Paris, Toujours Paris

  • Tom Glocer
  • January 18, 2016
  • 0

Passent les jours et passent les semaines
Ni temps passé
Ni les amours reviennent
Sous le pont Mirabeau coule la Seine

I have always loved Apollinaire’s poem, Le Pont Mirabeau, for capturing the flow of time like the flow of the great river through Paris. The tranquility and humanity of poetry was a natural refuge after the deranged violence of November’s terror attacks in Paris.

I made my first trip of the new year to Paris last week and I found the city changed in some important ways, but timeless as ever in its architectural elegance. The changes were not subtle. In front of every major store along the Champs-Élysées, Avenue Montaigne and Boulevard St. Germain, there were security guards posted at the entrance. They passed their buzzing, metal detecting wands over shoppers’ bulky coats and rummaged through their bulging bags. It made me think more of tightly controlled Tel Aviv after the bus bombings than the normally open café society of Paris.

In other ways, Paris remained defiant and beautiful. The new Foundation Louis Vuitton museum in the Bois de Boulogne stood out against a cold winter sky, still worth a visit for its Frank Gehry architecture even with its galleries closed between shows. And Parisians outnumbered tourists huddled around outdoor heaters in the suddenly insecure  terraces of the city.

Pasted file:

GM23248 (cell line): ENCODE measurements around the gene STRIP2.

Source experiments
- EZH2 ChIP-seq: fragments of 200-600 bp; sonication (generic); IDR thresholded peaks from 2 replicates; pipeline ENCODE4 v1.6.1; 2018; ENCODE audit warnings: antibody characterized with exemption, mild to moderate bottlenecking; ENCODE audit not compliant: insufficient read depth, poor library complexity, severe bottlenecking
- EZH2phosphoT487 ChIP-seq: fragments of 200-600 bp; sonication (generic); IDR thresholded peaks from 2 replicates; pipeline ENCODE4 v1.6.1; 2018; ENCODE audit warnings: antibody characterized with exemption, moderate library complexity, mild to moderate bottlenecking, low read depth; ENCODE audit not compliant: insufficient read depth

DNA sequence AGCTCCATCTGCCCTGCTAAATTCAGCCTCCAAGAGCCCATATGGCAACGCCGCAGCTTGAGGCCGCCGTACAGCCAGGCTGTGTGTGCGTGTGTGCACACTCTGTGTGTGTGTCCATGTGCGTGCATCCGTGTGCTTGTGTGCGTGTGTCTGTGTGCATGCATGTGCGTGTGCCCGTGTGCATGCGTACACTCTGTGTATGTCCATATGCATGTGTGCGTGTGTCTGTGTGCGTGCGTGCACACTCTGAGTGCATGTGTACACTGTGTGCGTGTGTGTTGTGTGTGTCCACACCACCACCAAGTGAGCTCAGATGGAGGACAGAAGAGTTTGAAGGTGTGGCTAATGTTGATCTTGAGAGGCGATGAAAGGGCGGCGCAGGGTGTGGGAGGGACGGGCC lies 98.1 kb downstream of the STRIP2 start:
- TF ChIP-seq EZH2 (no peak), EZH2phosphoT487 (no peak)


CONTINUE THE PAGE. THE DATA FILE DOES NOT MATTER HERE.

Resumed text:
As I walked across Paris, letting my feet guide me along paths both familiar and occasionally new, I asked myself what has changed in France and what still needs to change. First, the French security services have taken advantage of their enhanced freedom to act under the state of emergency declared in the aftermath of the Paris attacks and done much more than “round up the usual suspects.” While still understaffed, they have undoubtedly foiled several follow-on attacks. Second, France has chosen to take the fight outside its borders to hit back against Daesh (IS) in the Middle East and Africa. While this military action may be more symbolic than effective, it does inspire confidence at home in the face of the terror.

However, what France really needs to do is make up for 50 years of not so benign neglect of its Muslim immigrants and take affirmative steps to begin their economic and cultural integration into French society. When it was only a question of the periodic uprising of the Paris “banlieus,” replete with their ritual overturned car burnings, the French establishment could afford to make speeches but do little. However, with the battle now much more lethal and directed to the center of Paris, the need for action is clear.

Unfortunately, the solution is not a quick fix, but must be pursued with unflagging energy for a generation. For motivation, we have fortunately been given the beauty and poetry of Paris. As Henry IV declared in an admittedly different context, “Paris vaut une messe.”

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